Review: Why such a stink about facial protection?
FA: Players like Mats Sundin and Steve Yzerman sustain eye injuries and it raises the discussion as if for the first time. But this discussion has been going on for decades. If this is my place of work, and I’m not given eye protection, I can sue someone. But there’s a sense of tradition in the game, a stubborn bullheadedness.
Review: What about a mask’s secondary purpose – for intimidation or disguise?
FA: I’m not a fan of the horror genre, I’ve never watched Hannibal Lecter, Jason, or Mad Max. But goal tenders do need to project fierce images. [Don] Simmons found it good to have a mask because every time he was scored on, he was despondent. But because his teammates couldn’t see his face, they assumed he didn’t give a shit, and it protected them. It was good that they couldn’t see his face because they couldn’t see how demoralized he was.
Review: So a mask helps because it depersonalizes the goalie?
FA: It robs the shooter of the ability to read the goalie’s face, and that’s an advantage for the goalie.
Review: What do you think of modern goalie masks, and that they’ve become so elaborate?
FA: Masks today enliven the game, they re-personalize it. This is a great thing for safety, because it means that masks have become an accepted piece of equipment. They’ve become entrenched; now nobody would dream of goaltending without one.
Review: A hockey mask historian seems unique. Are there others out there like you? Do you have any American equivalents, perhaps in the Society for International Hockey Research?
FA: I don’t think so. Masks are just one of my interests. I also research players from my hometown who have made it big. In the case of Randall Maggs and his book, poetry provides words and images that prose can’t deliver. Poems are better than reading a newspaper about Terry Sawchuck. I’m unique amongst even hockey enthusiasts, but it’s an easy uniqueness because of the limited time frame I research. One incident [Jacques Plante’s adoption of the goalie mask during the 1959 season] transformed the game so quickly; you could research it to death. But I have lots more to go – I’ve learned about one-eyed guys on the sidelines, and what players would do to hang onto their jobs; it really demonstrates their love for the game. It’s like a PhD thesis, the topic is so narrow that it’s easy to be an expert.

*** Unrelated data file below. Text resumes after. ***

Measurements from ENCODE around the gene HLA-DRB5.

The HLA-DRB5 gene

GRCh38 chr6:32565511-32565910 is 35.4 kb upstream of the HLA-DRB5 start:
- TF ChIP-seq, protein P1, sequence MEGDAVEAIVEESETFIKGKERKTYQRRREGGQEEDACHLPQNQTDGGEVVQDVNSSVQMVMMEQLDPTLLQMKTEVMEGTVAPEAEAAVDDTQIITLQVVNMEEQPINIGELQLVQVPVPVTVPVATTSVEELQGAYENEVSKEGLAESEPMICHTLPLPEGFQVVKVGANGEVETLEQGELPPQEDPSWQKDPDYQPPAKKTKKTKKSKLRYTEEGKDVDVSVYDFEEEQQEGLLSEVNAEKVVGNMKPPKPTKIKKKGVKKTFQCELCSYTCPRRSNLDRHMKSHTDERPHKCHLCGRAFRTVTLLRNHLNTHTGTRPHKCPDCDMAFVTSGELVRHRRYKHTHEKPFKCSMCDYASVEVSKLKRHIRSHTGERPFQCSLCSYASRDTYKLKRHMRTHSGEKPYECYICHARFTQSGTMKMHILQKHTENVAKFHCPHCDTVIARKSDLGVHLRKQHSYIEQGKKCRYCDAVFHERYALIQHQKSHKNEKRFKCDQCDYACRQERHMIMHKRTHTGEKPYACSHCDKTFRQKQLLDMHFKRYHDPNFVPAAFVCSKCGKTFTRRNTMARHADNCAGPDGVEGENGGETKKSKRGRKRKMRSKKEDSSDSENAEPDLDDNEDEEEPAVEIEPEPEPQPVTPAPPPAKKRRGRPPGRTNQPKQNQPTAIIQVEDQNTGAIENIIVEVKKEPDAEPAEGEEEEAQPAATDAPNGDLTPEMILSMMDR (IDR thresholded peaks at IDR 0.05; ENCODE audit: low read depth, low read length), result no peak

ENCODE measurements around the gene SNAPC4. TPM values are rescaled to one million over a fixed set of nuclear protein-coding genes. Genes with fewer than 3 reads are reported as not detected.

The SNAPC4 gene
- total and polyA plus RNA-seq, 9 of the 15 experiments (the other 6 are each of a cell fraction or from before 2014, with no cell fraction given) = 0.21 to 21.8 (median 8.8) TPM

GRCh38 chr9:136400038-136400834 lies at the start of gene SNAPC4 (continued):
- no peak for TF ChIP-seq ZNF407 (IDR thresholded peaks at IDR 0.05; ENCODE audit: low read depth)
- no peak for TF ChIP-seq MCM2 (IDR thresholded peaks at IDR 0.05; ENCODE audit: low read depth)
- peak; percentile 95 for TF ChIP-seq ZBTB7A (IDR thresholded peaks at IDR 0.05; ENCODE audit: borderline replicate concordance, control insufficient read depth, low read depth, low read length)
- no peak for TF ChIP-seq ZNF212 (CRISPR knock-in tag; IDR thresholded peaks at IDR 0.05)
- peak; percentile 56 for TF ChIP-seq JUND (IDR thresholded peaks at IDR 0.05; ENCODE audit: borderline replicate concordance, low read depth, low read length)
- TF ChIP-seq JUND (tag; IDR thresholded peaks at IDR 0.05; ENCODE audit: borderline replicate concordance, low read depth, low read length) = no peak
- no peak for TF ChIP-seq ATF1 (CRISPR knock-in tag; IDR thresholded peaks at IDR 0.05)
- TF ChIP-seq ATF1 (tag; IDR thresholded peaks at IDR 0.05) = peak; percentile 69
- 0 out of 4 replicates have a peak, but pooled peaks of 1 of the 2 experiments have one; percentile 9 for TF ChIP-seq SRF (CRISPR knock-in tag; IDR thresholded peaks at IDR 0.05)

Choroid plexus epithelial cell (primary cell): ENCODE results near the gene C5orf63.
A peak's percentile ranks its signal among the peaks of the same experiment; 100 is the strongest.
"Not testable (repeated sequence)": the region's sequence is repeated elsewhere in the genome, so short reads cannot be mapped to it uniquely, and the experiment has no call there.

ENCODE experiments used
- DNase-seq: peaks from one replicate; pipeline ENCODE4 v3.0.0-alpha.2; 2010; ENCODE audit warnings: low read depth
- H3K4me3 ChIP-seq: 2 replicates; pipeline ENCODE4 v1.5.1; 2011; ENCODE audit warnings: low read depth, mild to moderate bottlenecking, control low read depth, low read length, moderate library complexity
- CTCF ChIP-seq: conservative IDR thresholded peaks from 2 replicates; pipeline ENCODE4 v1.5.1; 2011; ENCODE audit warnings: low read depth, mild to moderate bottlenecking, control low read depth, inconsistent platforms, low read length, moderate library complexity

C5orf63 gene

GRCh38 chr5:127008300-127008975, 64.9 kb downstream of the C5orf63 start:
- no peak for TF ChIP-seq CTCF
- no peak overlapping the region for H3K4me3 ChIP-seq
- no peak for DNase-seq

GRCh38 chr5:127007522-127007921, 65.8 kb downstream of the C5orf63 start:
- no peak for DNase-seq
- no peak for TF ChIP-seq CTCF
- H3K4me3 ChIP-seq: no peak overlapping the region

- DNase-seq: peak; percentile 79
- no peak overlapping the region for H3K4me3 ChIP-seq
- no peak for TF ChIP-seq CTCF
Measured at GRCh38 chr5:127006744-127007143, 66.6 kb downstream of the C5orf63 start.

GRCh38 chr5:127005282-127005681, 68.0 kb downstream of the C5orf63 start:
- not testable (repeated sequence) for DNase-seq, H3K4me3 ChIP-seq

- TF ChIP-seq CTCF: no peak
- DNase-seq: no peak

Review: Have you ever given this presentation to an American audience?
FA: Not yet, but I’m building towards that. Americans were responsible for improving a lot about goaltending, and spreading the information for free. [Jacques] Plante was Canadian, and so was the inventor of the fiberglass mask, but it was seen as a business opportunity here. Hamilton College [in New York State] has just woken up to their heritage. They’ve realized “this is huge” after reading Marty [Gervais] in the Windsor Star. But people working on the same thing at the same time, like the invention of the telephone, is always exciting; and that’s the exciting part of being a historian. The American game was filled with Canadians, 99% Canadians, so we have a shared history. Small-town America has a hockey tradition that they don’t get credit for even though it’s well-rooted. The question is “whose game is it?” and the answer is that it’s collective.
Review: When you give this talk to goalies, what is their reaction?
FA: People who have actually played the position have a deep appreciation. Each player has ten anecdotes for your one. My presentation is a cue to their memory, and they’ll go on for hours. Working at the Leacock Museum, I’ve learned that staying quiet can bring out the best stories. People find that the old house [Stephen Leacock’s former home, now a museum of his life] becomes a cue for their memory. My goalie mask presentation does the same: it brings memories out, especially using pictures.